FCC Set to Commercialize Educational Broadband Service Portion of 2.5 GHz Band to Enable 5G Thu, 11 Jul 2019 22:32:00 -0400 At Wednesday’s July Open Meeting, the FCC approved a Report and Order (“Order”) to modify the regulatory framework and allocation plan for the 2496 – 2690 MHz (“2.5 GHz”) band—at 194 megahertz, the largest band of contiguous spectrum below 3 GHz. The objective of the Order is to make more mid-band spectrum available for commercial use and facilitate the development of 5G services—a key spectrum policy priority for this FCC and the Trump Administration. The Order will allocate unused spectrum in the band and remove educational use requirements to free it up for non-educational commercial entities.

The 2.5 GHz band is currently allocated to entities that hold licenses for Educational Broadband Service (“EBS”), Broadband Radio Service, and guard band channel use. For EBS, only entities that are “(1) accredited public and private educational institutions, (2) governmental organizations engaged in the formal education of enrolled students, and (3) nonprofit organizations whose purpose is educational” are permitted to hold licenses. The rules do, however, allow EBS licensees to lease excess capacity to non-educational organizations. Most licensees do so and Sprint has used such secondary market transactions to gain substantial spectrum holdings in the band. The rules place a number of special conditions on the use of the excess capacity lease option. In the Order, the FCC notes that EBS licenses only exist for half of the United States and the spectrum is largely unassigned in rural areas.

More countries are adopting band plans with a preference for mid-band allocation to commercial wireless due to better network coverage and capacity capabilities. In recent years, mid-band spectrum has received increased interest from U.S. wireless providers because of a desire to harmonize the U.S. band plan with key international counterparts. The Order will allocate the unused portions of the 2.5 GHz band for high-speed broadband wireless use with a priority window for Tribal entities to seek access to the band. Specifically, the FCC will designate a priority window for Tribal nations (available to educational entities as well as communications providers) to express interest in obtaining 2.5 GHz licenses for the purpose of providing service on rural Tribal lands. The priority window would grant an overlay license and a Tribal applicant would receive a geographic area license subject to protections for incumbent operations.

Following the Tribal priority window, other entities could participate in an auction for access to geographic overlay licenses in the remaining white spaces. Bidding credits will be available for entities that satisfy the definitions of small business and rural provider established in the Order. EBS licenses awarded through the auction will be subject to specific performance requirements depending on the specific service being offered.

The Order also amends the existing EBS license regulatory regime to allow for more flexible use to include the following measures:

  • elimination of restrictions for non-education use of EBS licenses for existing and new licensees to make the spectrum more appealing to commercial entities;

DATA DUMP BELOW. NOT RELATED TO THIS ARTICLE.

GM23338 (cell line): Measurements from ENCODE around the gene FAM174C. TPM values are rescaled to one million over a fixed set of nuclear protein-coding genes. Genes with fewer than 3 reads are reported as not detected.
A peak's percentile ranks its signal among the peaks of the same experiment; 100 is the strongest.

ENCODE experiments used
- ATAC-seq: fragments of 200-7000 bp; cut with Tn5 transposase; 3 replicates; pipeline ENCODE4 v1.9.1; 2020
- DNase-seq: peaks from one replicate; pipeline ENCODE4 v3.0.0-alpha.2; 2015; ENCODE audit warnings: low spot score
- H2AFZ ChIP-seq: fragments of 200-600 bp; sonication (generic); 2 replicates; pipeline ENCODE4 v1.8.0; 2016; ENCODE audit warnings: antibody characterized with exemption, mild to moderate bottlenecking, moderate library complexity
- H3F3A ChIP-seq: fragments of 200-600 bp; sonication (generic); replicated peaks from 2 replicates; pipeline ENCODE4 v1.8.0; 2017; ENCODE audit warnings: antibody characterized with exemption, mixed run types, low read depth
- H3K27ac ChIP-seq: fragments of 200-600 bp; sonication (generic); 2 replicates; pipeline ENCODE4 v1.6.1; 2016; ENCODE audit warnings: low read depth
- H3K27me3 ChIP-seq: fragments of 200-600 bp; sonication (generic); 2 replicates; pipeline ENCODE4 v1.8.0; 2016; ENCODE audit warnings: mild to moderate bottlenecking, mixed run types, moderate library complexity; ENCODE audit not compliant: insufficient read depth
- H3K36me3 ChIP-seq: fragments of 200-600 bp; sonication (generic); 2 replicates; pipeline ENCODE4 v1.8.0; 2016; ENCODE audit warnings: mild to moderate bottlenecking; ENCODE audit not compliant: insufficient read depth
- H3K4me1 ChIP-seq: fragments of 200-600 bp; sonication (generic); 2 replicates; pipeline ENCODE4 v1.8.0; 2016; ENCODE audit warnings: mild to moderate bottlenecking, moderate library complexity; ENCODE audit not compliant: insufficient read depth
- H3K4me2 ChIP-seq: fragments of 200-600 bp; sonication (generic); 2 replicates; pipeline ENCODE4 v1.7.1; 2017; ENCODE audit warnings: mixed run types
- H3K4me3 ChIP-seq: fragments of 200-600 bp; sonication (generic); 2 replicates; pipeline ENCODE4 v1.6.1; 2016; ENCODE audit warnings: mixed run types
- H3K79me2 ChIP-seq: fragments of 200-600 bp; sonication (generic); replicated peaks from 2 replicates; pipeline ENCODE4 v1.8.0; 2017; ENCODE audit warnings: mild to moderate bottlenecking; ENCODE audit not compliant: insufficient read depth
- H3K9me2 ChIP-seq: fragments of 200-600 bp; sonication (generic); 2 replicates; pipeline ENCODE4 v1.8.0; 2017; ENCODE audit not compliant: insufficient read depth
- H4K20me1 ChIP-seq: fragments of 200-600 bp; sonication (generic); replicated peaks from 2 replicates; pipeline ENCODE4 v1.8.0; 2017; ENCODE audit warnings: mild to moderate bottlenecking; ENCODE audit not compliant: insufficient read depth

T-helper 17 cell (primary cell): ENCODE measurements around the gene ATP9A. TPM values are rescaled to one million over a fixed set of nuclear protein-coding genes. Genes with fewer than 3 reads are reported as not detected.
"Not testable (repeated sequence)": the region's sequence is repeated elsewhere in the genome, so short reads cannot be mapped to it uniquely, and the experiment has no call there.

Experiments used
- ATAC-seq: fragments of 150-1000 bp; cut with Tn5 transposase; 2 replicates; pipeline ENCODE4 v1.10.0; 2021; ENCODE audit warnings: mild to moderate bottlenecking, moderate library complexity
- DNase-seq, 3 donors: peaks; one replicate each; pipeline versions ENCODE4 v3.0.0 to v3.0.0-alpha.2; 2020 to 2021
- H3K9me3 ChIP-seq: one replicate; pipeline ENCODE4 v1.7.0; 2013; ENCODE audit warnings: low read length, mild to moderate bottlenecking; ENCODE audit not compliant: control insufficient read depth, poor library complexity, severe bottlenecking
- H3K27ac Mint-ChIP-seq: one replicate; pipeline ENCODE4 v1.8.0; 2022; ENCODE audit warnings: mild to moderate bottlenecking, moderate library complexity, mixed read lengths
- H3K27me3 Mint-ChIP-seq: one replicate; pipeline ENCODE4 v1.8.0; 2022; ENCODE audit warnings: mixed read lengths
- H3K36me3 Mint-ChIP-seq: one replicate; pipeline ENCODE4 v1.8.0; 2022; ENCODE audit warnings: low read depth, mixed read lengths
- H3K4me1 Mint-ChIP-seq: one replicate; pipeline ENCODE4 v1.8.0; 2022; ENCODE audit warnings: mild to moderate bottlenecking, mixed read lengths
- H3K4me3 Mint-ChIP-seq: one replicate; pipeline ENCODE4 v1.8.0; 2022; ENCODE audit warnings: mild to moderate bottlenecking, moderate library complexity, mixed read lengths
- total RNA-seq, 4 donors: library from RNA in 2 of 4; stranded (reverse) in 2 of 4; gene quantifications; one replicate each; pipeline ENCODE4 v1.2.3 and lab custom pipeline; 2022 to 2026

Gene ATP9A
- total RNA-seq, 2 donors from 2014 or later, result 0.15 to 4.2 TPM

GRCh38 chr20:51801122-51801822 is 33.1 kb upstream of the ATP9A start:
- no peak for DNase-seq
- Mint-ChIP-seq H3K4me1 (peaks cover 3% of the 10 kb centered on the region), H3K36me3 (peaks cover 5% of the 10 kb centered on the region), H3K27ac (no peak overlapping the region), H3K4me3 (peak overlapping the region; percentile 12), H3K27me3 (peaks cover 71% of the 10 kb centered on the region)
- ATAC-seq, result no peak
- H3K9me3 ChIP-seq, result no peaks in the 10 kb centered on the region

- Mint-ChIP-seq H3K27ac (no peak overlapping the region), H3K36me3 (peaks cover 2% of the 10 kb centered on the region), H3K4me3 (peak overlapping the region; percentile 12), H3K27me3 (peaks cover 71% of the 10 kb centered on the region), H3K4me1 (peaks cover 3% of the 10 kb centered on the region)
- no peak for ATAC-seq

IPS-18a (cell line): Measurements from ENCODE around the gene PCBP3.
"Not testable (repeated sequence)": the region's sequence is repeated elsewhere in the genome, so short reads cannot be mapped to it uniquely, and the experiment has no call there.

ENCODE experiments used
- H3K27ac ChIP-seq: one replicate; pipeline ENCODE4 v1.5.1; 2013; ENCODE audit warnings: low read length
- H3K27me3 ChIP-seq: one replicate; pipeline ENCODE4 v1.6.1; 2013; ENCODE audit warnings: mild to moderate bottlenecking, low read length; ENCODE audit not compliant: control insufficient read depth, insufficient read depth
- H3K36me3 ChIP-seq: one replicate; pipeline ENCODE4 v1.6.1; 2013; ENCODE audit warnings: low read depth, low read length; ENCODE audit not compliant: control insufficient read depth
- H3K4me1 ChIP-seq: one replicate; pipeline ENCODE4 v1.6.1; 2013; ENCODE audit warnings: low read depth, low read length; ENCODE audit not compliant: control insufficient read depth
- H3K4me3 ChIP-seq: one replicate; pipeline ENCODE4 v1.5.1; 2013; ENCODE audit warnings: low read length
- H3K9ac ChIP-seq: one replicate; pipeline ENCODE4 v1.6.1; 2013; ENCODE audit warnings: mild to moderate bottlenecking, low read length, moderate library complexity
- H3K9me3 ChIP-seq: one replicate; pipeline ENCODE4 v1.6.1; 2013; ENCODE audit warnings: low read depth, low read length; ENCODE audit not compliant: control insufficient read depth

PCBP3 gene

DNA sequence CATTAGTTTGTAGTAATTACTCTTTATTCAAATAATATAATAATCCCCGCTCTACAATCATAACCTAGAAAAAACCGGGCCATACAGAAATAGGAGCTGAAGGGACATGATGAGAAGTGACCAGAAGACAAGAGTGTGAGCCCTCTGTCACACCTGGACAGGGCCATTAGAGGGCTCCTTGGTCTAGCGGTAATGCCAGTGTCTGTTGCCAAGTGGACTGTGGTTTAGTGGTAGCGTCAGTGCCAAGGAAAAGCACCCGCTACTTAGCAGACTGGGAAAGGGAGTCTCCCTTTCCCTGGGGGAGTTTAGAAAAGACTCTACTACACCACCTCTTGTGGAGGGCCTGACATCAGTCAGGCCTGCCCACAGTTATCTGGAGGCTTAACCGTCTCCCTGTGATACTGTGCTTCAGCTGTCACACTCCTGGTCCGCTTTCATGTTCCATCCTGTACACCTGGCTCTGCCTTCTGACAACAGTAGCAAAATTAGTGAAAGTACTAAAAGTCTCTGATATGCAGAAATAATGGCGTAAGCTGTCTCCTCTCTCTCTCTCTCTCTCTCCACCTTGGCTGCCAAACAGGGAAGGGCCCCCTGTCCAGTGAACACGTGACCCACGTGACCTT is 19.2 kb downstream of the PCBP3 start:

• elimination of requirements that EBS licenses be used for an educational purpose; and
  • elimination of restrictions on leases for EBS licenses in section 27.1214 (except subsection (d)) and the cross-reference in section 1.9047 of the FCC’s rules.
Prior to the meeting, Commissioner Carr sent letters to some EBS licensees inquiring about whether they were fully complying with the license requirements, such as reserving at least 5% of capacity for specified educational uses, and expressed concern that a significant portion of the nonprofit revenues are being used for improper purposes like leadership salary and political donations. The Order includes a footnote reminding EBS licensees about their obligations under the current rules and directs the Wireless Telecommunications Bureau (“WTB”) and Enforcement Bureau to investigate the alleged violations and take appropriate action as necessary. In his separate statement, Commissioner Carr noted that his preference for higher buildout standards for existing licensees was not adopted but that higher standards could be adopted in a later pending proceeding related to adoption of wireless license standards for renewal beyond the initial term. Additionally, Commissioner O’Rielly, while supportive of the Order, emphasized the necessity of the performance requirements and put Tribal entities in particular on notice that any license received will be cancelled if the licensee doesn’t meet build-out requirements.

EBS licensees raised concerns about the direction of the Order, favoring commercial entities, and that the FCC was discounting the value presented by educational and nonprofit groups. Democratic Commissioners Rosenworcel and Starks both approved in part and dissented in part to the Order. Commissioner Rosenworcel expressed her preference for the unused licenses to be allocated by incentive auction with additional funds being used to address the homework gap, and Commissioner Starks expressed his concern over the Order’s impact on incumbent licensees and the future viability of the EBS program.

The effective date for the Order is as follows: